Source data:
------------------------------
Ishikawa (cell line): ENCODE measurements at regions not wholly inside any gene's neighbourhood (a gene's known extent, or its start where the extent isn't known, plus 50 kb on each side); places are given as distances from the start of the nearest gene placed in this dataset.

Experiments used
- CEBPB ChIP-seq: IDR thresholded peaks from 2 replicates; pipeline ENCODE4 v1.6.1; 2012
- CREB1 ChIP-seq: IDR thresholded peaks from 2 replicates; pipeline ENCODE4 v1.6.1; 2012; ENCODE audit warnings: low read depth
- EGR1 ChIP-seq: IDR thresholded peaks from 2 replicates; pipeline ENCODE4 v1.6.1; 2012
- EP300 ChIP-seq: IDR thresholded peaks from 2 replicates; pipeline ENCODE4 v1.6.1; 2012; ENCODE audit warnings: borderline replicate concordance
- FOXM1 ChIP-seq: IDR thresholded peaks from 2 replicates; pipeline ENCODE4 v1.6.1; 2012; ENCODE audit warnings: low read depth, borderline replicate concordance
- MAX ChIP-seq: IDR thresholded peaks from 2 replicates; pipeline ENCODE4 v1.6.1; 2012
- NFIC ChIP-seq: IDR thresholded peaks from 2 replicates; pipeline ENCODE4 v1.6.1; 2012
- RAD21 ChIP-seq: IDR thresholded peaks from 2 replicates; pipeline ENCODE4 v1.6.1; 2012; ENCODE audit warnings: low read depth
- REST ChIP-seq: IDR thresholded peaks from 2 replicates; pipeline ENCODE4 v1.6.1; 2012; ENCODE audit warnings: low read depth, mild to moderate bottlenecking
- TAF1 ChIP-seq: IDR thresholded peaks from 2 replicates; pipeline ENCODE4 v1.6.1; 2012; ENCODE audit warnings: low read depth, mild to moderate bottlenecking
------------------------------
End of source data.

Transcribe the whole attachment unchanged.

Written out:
Ishikawa (cell line): ENCODE measurements at regions not wholly inside any gene's neighbourhood (a gene's known extent, or its start where the extent isn't known, plus 50 kb on each side); places are given as distances from the start of the nearest gene placed in this dataset.

Experiments used
- CEBPB ChIP-seq: IDR thresholded peaks from 2 replicates; pipeline ENCODE4 v1.6.1; 2012
- CREB1 ChIP-seq: IDR thresholded peaks from 2 replicates; pipeline ENCODE4 v1.6.1; 2012; ENCODE audit warnings: low read depth
- EGR1 ChIP-seq: IDR thresholded peaks from 2 replicates; pipeline ENCODE4 v1.6.1; 2012
- EP300 ChIP-seq: IDR thresholded peaks from 2 replicates; pipeline ENCODE4 v1.6.1; 2012; ENCODE audit warnings: borderline replicate concordance
- FOXM1 ChIP-seq: IDR thresholded peaks from 2 replicates; pipeline ENCODE4 v1.6.1; 2012; ENCODE audit warnings: low read depth, borderline replicate concordance
- MAX ChIP-seq: IDR thresholded peaks from 2 replicates; pipeline ENCODE4 v1.6.1; 2012
- NFIC ChIP-seq: IDR thresholded peaks from 2 replicates; pipeline ENCODE4 v1.6.1; 2012
- RAD21 ChIP-seq: IDR thresholded peaks from 2 replicates; pipeline ENCODE4 v1.6.1; 2012; ENCODE audit warnings: low read depth
- REST ChIP-seq: IDR thresholded peaks from 2 replicates; pipeline ENCODE4 v1.6.1; 2012; ENCODE audit warnings: low read depth, mild to moderate bottlenecking
- TAF1 ChIP-seq: IDR thresholded peaks from 2 replicates; pipeline ENCODE4 v1.6.1; 2012; ENCODE audit warnings: low read depth, mild to moderate bottlenecking